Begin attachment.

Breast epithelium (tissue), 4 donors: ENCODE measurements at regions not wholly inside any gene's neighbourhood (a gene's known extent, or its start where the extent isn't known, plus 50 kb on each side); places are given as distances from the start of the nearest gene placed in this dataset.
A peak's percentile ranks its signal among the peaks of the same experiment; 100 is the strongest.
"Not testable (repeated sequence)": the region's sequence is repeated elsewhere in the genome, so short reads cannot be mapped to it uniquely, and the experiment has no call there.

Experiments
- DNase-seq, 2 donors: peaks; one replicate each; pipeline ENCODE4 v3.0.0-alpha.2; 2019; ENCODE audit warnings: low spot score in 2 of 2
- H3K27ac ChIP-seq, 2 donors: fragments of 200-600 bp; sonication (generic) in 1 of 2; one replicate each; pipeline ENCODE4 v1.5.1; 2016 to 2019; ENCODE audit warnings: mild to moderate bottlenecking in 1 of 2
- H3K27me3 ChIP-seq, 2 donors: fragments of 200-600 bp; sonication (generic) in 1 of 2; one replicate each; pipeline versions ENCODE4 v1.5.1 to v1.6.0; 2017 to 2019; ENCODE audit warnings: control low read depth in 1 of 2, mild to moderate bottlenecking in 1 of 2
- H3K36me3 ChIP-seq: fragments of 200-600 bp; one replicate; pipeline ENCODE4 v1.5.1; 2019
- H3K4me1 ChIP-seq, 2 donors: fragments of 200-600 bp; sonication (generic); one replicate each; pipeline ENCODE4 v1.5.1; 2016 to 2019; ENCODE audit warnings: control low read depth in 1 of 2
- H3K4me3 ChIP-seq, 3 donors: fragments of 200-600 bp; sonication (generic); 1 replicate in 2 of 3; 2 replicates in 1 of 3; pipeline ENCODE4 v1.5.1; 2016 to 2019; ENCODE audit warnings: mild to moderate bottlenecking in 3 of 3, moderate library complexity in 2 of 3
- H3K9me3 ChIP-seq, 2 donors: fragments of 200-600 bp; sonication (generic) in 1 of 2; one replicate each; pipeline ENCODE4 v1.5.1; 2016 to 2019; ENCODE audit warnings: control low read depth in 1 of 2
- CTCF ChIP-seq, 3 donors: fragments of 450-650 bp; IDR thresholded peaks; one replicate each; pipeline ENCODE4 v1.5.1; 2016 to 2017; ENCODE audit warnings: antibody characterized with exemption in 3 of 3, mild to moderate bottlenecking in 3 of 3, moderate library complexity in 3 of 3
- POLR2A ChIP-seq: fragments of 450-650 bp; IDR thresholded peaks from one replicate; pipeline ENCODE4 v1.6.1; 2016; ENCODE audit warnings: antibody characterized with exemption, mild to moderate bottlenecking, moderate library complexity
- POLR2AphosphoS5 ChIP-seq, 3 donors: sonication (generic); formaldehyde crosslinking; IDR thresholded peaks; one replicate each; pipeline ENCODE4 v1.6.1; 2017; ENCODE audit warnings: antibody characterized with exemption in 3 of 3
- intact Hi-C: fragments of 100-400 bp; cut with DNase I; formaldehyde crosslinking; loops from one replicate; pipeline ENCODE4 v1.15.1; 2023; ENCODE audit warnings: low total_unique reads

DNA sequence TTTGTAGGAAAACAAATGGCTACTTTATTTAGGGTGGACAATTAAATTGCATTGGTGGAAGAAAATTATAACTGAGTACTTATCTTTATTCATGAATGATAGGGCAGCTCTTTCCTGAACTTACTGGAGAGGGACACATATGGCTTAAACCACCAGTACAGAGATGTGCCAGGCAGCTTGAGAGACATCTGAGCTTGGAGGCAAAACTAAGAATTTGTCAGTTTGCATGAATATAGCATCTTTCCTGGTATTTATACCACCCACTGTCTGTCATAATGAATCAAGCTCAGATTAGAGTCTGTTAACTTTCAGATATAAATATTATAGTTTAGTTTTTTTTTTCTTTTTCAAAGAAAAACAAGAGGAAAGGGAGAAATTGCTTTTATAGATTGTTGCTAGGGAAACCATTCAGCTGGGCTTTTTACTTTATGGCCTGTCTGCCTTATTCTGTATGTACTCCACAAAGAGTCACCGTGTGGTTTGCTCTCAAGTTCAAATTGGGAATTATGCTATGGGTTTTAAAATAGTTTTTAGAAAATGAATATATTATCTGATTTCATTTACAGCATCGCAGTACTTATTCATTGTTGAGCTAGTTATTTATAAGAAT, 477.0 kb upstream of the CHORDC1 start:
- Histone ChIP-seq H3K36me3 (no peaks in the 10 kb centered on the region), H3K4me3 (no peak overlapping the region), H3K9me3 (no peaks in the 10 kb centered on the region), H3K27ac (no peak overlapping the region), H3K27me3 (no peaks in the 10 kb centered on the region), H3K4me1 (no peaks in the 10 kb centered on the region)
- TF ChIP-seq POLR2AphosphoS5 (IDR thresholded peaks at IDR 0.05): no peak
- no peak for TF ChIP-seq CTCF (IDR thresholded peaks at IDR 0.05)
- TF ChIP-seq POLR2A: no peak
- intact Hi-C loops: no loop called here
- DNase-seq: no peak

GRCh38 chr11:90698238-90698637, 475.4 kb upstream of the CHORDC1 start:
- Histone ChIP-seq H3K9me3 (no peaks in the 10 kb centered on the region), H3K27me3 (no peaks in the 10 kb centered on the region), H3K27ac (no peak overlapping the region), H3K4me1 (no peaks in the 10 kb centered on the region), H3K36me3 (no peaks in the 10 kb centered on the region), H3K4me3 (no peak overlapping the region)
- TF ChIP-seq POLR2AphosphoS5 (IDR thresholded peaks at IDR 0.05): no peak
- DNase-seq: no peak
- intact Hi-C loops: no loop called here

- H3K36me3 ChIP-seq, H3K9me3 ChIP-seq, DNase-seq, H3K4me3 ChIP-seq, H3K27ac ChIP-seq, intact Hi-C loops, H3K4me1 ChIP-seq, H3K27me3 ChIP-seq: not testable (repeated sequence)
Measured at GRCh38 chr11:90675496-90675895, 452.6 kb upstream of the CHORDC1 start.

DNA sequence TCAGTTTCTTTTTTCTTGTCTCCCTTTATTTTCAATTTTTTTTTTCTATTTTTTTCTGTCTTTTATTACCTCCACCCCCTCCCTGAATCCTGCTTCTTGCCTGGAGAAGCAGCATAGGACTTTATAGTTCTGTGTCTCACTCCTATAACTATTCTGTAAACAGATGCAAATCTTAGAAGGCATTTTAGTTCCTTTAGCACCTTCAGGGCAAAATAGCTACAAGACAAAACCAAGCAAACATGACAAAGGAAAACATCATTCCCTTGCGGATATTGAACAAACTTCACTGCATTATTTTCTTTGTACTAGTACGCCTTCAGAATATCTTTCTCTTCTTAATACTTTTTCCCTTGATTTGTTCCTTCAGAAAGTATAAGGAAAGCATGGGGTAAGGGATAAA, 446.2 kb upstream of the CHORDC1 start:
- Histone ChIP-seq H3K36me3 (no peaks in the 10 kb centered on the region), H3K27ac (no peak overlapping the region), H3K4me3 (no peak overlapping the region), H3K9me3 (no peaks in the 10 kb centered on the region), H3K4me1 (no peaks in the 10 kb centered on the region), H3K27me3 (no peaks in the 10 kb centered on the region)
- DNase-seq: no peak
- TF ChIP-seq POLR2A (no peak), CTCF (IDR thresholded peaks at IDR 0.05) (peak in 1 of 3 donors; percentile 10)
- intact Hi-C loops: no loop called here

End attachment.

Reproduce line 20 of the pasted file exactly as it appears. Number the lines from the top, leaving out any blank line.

- TF ChIP-seq POLR2A: no peak